Early Heresies in Islam – An Introduction

In the following centuries the scholars of Ahl al-Sunna also faced down the innovations of the sect of Jahm ibn Safwan or “Jahmiyya,” those of the proponents of rationalism known as the “Isolationists” or “Mu`tazila,” both of which groups incorporated the doctrine of pure free will as well as those of the vilifiers of the Companions (ra), who came to be known as the “Rejectionists” or “Rawafid.” With those sects came that of the “Visceralists,” or “Stuffers,” or “Crammers” known as the “Hashwiyya,” who attributed corporal attributes to the Lord of the worlds and declared Prophets (as) able to openly and intentionally commit great sins (al-kaba’ir). They are also known as “Those who attribute a body to Allah” or “Mujassima,” and “Those who liken Allah to creation” or “Mushabbiha.”

NOTES

[1] Narrated from `Umar (ra) by al-Tabarani in “al-Kabir” with a sound (sahih) chain as indicated by al-Haythami in “Majma` al-Zawa’id.” Muslim narrates it from Jabir ibn `Abd Allah thus: “There shall not cease to be a group in my Community who shall fight, standing for truth, and have the upperhand until the end of time.”

[2] Narrated from Mu`awiya (ra) by Bukhari and Muslim. The complete narration states: “He for whom Allah desires great good, He grants him the understanding of Religion. I only distribute and it is Allah Who gives. That group shall remain in charge of Allah’s Order, unharmed by those who oppose them, until the coming of Allah’s order.” The scholars have explained that the first order in the hadith is “Allah’s Law and Religion,” while the second is the “Day of Resurrection and Judgment.”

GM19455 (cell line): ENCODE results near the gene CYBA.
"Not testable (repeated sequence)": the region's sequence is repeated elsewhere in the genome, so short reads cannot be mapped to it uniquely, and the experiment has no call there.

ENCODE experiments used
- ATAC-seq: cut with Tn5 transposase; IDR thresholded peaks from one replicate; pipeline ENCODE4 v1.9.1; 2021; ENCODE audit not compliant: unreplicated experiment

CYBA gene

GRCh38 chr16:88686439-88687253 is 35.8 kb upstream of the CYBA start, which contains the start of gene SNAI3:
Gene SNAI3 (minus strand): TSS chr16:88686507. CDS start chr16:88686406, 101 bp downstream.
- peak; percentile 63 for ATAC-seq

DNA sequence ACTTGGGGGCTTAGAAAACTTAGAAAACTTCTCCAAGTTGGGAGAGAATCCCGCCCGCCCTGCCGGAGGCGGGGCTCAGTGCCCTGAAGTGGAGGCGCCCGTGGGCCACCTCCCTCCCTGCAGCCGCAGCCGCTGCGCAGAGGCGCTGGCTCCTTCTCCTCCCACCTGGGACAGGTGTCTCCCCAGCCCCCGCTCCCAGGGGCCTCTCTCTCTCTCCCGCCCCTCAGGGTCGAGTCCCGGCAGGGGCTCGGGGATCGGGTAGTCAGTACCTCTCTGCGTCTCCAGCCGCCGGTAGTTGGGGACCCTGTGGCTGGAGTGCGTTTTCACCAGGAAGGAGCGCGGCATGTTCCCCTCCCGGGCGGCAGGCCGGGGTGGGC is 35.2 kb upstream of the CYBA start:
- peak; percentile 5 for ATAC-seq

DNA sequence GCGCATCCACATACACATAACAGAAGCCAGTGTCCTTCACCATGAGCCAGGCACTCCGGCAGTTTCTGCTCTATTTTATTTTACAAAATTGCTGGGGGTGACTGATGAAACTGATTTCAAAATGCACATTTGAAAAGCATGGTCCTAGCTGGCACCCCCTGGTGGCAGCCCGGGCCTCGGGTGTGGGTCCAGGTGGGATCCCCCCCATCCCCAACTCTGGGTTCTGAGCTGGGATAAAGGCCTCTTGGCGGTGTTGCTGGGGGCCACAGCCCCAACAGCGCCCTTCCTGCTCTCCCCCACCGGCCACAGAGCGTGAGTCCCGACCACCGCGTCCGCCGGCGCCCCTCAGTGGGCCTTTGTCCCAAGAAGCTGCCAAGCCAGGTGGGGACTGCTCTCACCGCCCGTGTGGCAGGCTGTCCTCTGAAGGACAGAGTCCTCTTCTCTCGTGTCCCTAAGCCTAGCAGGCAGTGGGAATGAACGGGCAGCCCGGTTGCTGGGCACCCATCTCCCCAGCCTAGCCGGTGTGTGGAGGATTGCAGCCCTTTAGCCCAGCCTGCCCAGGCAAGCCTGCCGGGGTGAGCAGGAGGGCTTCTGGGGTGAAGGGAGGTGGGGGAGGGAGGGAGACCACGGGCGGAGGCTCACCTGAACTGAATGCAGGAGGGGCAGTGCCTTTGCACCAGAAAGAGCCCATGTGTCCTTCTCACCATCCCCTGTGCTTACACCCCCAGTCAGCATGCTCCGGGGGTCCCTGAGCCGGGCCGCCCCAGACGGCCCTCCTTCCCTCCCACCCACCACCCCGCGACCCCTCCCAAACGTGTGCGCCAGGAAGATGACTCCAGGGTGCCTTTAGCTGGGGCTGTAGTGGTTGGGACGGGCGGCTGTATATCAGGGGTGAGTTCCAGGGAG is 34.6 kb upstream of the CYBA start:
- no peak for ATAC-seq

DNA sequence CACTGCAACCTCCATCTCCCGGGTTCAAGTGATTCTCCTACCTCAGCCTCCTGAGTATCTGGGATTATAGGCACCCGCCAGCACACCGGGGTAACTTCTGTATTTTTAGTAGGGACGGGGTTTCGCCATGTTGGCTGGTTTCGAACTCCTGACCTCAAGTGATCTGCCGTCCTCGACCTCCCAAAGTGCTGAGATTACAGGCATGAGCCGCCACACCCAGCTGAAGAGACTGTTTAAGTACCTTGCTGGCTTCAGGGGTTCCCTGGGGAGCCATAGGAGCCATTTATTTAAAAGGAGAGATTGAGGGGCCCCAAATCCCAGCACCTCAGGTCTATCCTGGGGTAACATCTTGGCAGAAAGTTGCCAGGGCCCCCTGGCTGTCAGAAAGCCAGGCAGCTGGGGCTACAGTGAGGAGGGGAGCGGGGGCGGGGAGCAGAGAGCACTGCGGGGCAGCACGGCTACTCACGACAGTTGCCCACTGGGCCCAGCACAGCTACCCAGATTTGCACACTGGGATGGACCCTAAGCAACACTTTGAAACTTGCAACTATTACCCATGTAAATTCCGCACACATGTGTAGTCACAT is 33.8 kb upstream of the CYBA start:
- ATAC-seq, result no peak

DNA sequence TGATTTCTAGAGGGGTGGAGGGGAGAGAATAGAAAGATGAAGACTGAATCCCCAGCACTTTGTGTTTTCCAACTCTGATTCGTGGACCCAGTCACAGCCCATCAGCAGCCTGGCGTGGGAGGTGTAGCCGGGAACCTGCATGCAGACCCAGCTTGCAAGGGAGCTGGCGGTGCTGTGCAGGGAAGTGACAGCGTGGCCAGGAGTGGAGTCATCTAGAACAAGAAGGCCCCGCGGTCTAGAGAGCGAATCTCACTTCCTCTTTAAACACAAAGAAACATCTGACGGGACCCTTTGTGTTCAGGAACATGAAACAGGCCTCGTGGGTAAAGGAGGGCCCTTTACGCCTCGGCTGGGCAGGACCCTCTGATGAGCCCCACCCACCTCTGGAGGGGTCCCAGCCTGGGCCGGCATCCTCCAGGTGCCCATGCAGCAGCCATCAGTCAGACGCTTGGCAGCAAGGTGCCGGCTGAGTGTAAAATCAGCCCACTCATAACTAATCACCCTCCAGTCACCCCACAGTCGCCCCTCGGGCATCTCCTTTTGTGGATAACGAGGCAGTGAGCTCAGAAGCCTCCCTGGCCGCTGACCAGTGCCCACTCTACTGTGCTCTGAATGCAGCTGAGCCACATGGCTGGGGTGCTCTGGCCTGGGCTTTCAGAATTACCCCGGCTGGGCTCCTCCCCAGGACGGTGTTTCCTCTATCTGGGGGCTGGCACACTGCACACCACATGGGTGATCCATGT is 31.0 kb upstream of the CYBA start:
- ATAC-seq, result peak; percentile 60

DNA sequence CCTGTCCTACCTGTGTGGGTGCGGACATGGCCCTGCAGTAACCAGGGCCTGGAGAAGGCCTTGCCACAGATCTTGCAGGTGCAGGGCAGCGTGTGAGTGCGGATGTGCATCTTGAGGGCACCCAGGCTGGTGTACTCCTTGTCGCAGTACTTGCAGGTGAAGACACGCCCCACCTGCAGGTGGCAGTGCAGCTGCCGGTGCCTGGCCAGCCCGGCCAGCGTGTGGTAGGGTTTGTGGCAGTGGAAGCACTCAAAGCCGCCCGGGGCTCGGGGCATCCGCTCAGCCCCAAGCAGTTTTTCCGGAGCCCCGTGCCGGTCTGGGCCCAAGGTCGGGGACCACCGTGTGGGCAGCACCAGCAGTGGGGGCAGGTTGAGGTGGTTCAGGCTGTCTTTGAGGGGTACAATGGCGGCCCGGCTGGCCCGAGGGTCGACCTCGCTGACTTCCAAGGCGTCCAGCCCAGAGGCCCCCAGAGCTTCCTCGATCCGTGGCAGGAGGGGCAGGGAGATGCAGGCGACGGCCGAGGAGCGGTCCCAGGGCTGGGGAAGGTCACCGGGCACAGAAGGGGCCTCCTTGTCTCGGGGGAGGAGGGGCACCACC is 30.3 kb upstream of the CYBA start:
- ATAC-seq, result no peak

[3] A sound (sahih) hadith related with various wordings by al-Tirmidhi, Abu Dawud, Ibn Majah, Ibn Hibban, al-Hakim, al-Darimi, and others.

[4] As related from al-Qasim ibn Muhammad and `Umar ibn `Abd al-`Aziz (ra) by Bayhaqi in “al-Madkhal,” and from Malik (ra) by Ibn al-Athir in the introduction to his “Jami` al-Usul.”

[5] Narrated from Abu Hurayra (ra) by Abu Nu`aym in “Hilya al-Awliya’” (10:434) and Ibn `Asakir in the “Tabyin” (pp. 104-105). Al-`Ajluni cites it in the introduction of “Kashf al-Khafa’” and al-Suyuti indicated that it was a sound (sahih) narration in “al-Jami` al-Saghir.” The rest of the hadith states: “Therefore, take advantage of these gatherings in defending the weak, and rely on Allah, and Allah is enough to rely upon.”

[6] See the description of the Khawarij in the biographical notice on `Ali ibn Abi Talib (ra).

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